Telly Savalas Poster

Quotes (32)

  • We're all born bald, baby.
  • Who loves ya, baby?
  • [on Clint Eastwood] Off screen Clint is articulate and intelligent, not quiet or laconic like the cowboys and GIs he plays in films.
  • [When he was battling prostate cancer]: The challenge is to live long enough to raise my children.
  • [on being offered the role of Kojak (1973)]: I'll do The Marcus-Nelson Murders (1973), but I don't want to do a series. How can I do the one role? I mean, I have to verify my life. My life is a variety, I can't be stuck with one character. It won't sell.
  • Even with the crazies I've played I've tried to give some dimension to their insanity.
  • I was born with a romantic nature and I'll carry it to my grave.
  • I don't play that far away from myself because then I think people would say I was acting.
  • [In 1974]: Kojak is the kind of guy who couldn't arrest a hooker, he'd send her home. He operates on instinct and decency, but if you give him any lip he'll throw you out a window.
  • [on taking the risk of starring in Kojak (1973)]: If they had told me about the series, I never would have done the movie, I got aboard this thing by accident. I wasn't emotionally ready for a series. I like to move around, but now at least 98 per cent of my personality is in abeyance. There is the applause; I love it!
  • [Of his mother, Christina Savalas]: Mama says to me, 'Being an actor is fine, but what are you going to do for a living?' I took my mother to the premiere of The Dirty Dozen and she said, 'It's disgraceful!' I asked her how she liked my role and she said, 'You were ridiculous!'
  • [In 1987]: I made 60 movies before 'Kojak' with some of the biggest names in the business, and people would still say, 'There goes what's-his-name.'
  • [In 1973]: The second show I did on TV, I was the lead. I made $900 and I was having fun saying some other guy's words. This is a dangerous profession for the ego.
  • I came from a tough neighborhood. I used to be a 'Dirty Greek,' But my father used to say to me, 'When you grow up and realize what your heritage means, then they'll need a permit to speak to you.' He was right. I'm a proud Greek. I carry my Hellenism like a badge of merit.
  • [Of his late father, Nick Savalas]: One day he was a millionaire. The next day, with the Depression, not a penny in his pocket. He packs his five kids in the back of a van and goes to New York and begins selling cakes. That's what I call a Greek.
  • [In 1989]: Now, I let someone else do all the running.
  • I'm a romantic realist. I knew I would become a star, just as I know some day the bubble will burst.
  • [When he became a popular nightclub singer]: I had the No. 1 record in England, knocking Mick Jagger off the top of the pops. I to close the generation gap.
  • Proof that diamonds are a girl's best friend, would be displayed only in the most select museums in the world.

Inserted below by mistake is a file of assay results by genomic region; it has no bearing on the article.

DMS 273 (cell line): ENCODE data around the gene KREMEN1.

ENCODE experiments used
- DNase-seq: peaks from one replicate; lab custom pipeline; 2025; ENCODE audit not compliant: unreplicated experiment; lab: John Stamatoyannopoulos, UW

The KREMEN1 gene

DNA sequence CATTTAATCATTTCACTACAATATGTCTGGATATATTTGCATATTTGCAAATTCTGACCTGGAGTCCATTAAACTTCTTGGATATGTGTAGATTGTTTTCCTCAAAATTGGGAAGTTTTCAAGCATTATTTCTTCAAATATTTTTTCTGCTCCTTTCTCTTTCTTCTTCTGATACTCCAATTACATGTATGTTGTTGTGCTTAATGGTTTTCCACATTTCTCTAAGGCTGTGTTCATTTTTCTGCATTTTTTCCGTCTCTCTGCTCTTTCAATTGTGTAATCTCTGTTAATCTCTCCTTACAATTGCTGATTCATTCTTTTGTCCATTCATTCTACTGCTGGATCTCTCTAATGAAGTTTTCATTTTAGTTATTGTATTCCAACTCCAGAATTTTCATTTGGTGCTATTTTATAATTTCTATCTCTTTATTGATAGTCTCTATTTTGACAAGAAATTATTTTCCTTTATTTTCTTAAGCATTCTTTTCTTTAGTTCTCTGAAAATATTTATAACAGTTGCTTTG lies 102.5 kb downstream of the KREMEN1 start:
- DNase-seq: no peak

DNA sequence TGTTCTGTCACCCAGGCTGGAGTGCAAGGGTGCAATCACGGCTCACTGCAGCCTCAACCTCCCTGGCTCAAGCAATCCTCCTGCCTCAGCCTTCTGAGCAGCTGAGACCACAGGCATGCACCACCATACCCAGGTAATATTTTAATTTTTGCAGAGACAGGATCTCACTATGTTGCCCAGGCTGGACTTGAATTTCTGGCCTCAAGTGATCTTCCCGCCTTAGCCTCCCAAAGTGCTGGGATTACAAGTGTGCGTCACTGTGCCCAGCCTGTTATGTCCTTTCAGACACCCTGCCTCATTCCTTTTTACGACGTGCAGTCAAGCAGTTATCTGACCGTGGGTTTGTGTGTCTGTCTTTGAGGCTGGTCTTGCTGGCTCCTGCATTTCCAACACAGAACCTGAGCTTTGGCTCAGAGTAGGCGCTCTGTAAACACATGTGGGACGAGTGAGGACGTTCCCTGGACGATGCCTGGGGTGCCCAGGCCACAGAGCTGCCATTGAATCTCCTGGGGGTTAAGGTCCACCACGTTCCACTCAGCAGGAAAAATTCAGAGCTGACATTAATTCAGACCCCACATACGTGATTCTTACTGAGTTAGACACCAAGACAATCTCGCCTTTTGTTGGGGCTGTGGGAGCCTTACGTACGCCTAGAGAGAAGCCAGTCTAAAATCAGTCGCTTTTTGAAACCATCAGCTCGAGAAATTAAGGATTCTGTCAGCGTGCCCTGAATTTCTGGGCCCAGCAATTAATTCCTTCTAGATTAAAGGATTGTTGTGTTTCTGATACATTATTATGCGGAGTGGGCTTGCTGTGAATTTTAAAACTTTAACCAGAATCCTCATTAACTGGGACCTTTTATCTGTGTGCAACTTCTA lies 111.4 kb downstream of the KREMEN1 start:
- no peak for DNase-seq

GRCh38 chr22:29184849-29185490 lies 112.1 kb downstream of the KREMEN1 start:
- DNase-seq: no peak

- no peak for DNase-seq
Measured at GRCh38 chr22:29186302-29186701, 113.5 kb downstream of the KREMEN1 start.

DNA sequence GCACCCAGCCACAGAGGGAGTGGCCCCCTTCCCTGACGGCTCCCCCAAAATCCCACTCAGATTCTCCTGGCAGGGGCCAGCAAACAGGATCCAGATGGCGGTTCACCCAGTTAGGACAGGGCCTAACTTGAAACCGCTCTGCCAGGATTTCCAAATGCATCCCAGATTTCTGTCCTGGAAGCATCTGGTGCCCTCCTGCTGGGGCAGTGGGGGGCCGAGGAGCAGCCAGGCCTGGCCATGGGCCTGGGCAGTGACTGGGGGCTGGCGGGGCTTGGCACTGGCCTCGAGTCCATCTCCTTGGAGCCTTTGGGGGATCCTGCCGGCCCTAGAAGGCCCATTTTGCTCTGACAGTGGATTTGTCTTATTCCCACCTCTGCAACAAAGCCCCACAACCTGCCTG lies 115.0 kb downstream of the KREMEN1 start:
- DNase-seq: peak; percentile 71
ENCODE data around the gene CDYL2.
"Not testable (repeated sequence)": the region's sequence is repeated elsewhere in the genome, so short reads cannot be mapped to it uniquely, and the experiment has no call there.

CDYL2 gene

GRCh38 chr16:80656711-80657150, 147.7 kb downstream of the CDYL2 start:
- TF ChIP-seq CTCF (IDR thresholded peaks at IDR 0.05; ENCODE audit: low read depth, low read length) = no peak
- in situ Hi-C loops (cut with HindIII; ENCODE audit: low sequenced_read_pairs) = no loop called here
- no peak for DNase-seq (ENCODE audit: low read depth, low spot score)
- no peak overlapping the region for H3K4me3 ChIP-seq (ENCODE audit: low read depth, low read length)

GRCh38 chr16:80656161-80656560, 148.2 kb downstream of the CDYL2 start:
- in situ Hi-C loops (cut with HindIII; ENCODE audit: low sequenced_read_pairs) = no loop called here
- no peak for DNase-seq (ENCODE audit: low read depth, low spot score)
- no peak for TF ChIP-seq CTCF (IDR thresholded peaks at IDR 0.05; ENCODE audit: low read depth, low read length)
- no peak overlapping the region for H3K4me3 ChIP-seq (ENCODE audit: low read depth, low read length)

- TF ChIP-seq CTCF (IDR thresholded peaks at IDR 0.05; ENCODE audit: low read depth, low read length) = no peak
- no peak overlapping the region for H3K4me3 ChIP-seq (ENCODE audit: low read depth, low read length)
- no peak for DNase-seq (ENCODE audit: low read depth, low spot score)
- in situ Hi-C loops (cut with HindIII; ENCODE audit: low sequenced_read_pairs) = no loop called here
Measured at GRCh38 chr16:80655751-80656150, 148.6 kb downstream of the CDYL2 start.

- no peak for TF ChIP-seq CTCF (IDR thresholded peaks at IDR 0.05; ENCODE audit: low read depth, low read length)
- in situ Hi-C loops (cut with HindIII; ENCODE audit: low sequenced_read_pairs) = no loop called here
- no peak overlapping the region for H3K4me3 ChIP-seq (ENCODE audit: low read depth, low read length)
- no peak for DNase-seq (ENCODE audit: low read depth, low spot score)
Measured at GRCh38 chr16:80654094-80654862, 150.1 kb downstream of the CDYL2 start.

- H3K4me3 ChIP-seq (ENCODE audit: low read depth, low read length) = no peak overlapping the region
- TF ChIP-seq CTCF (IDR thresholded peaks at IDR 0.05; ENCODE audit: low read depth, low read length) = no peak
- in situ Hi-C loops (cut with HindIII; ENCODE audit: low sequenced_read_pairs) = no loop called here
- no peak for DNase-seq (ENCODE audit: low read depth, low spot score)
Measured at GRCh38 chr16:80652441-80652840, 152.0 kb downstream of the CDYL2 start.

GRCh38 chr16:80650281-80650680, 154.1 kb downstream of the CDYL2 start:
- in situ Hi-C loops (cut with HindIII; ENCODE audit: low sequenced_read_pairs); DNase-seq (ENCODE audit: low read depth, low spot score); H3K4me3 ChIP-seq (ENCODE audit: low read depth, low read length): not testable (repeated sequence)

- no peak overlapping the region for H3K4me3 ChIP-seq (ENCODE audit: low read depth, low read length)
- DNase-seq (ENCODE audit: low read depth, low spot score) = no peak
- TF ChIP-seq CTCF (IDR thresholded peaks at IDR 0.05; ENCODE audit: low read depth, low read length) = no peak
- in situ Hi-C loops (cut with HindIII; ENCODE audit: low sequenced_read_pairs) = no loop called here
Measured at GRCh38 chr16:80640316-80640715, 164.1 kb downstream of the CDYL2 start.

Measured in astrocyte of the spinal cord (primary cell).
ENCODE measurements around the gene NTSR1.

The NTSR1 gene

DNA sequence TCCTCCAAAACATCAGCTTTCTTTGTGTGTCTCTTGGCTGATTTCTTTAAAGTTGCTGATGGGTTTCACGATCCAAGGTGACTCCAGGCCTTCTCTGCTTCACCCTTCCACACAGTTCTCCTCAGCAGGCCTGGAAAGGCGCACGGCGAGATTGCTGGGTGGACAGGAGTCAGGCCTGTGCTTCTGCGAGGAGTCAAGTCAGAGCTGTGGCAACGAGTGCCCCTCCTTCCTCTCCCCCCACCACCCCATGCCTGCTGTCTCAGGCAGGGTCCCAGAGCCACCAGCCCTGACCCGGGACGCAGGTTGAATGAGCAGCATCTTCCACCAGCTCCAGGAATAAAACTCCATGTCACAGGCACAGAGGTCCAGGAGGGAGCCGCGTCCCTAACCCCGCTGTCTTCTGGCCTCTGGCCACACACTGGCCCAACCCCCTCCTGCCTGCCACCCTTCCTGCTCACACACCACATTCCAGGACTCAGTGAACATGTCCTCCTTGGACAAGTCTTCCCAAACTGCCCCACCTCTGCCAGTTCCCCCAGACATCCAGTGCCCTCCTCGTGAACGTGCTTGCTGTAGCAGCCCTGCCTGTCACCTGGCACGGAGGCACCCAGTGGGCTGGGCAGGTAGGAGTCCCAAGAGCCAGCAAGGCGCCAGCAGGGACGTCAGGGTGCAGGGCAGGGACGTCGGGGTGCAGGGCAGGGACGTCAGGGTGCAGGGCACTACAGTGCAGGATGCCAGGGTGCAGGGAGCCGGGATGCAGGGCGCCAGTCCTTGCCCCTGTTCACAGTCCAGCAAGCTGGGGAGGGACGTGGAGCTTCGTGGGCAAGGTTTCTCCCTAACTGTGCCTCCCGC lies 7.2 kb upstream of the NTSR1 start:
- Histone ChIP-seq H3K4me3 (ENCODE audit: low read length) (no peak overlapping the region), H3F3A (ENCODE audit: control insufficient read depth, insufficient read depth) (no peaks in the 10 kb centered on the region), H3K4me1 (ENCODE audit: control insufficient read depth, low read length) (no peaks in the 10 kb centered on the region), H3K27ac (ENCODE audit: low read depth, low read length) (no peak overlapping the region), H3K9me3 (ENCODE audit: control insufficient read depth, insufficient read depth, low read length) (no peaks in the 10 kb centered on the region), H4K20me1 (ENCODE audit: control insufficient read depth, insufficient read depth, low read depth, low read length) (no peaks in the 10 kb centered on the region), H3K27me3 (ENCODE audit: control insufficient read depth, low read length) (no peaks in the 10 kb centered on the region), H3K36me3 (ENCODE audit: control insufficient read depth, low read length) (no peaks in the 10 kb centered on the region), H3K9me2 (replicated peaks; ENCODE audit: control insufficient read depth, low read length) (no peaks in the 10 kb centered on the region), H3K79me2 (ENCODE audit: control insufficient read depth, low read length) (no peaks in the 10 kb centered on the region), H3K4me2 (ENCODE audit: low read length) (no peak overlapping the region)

• [on his popularity while playing the fifty-something Lt. Theo Kojak on Kojak]: There's no question that experience is more important and rewarding to someone who is an actor. My approach to Kojak in any situation would be my own approach. How I would react and respond? That's basically true whether I'm portraying a cop or a candlestick maker.
  • [Who had been offered a series wasn't getting used to all the police shows on TV that have been aired at the time]: Television doesn't need another cop show, that's for sure. But this is an interesting cop, a real cop from a New York City neighborhood. A basically honest character, tough but with feelings: the kind of guy who might kick a hooker in the tail if he had to, but they'd understand each other because maybe they grew up on the same kind of block.
  • [After he graduated from college who then became disenchanted]: This bastard! This gangster Freud! It's all crap-just a language for unemployed actors to amuse themselves with!
  • [When reflected the times he had with his father]: Our happiest times were at the bottom of the ladder. One day he dragged us out of private schools, and the next day we started peddling cakes out of the back of a truck.
  • [When he was visiting in New York City]: I'm hoping that you're not caught in the layoffs.
  • [In 1975]: Kojak is no supercop. I'm just a neighborhood kid.
  • [In 1977]: It will be a sad day when I begin thinking of all this as work. I enjoy every minute of it.
  • On 'Kojak,' I improvise a lot of the dialogue. And I've directed five episodes of the series so I've had some experience at it...The talent was given me at an early age. What the hell, I've been directing things since I was a year old.
  • [on being a spelling winner]: I'm thrilled that's what I called 'the greatest frustration of my life,' will finally be righted.
  • [In 1981]: It was in 1959 I got my first role. I was to play the Greek judge who decides to give a Greek boy to a visiting American journalist. It was a small role and paid only $200, but I haven't stopped since.
  • [Who didn't need to worry so much about the Titanic show, when he agreed to host it]: I didn't need any assurance that there would be anything in the safe. The fact that these guys went down 2 1/2 miles and came up with anything was an achievement in itself. I've been making believe as a detective for so long, that it was very exciting to be involved in something very, very real.
  • [In 1976]: I'm just a kid from New York who looks like everybody else.
  • [When he was relaxing, shooting exteriors along with some interior scenes for next season's Kojak (1973)]: Everybody's always telling me they have an Uncle Harry who looks just like me. That's 90% of my appeal.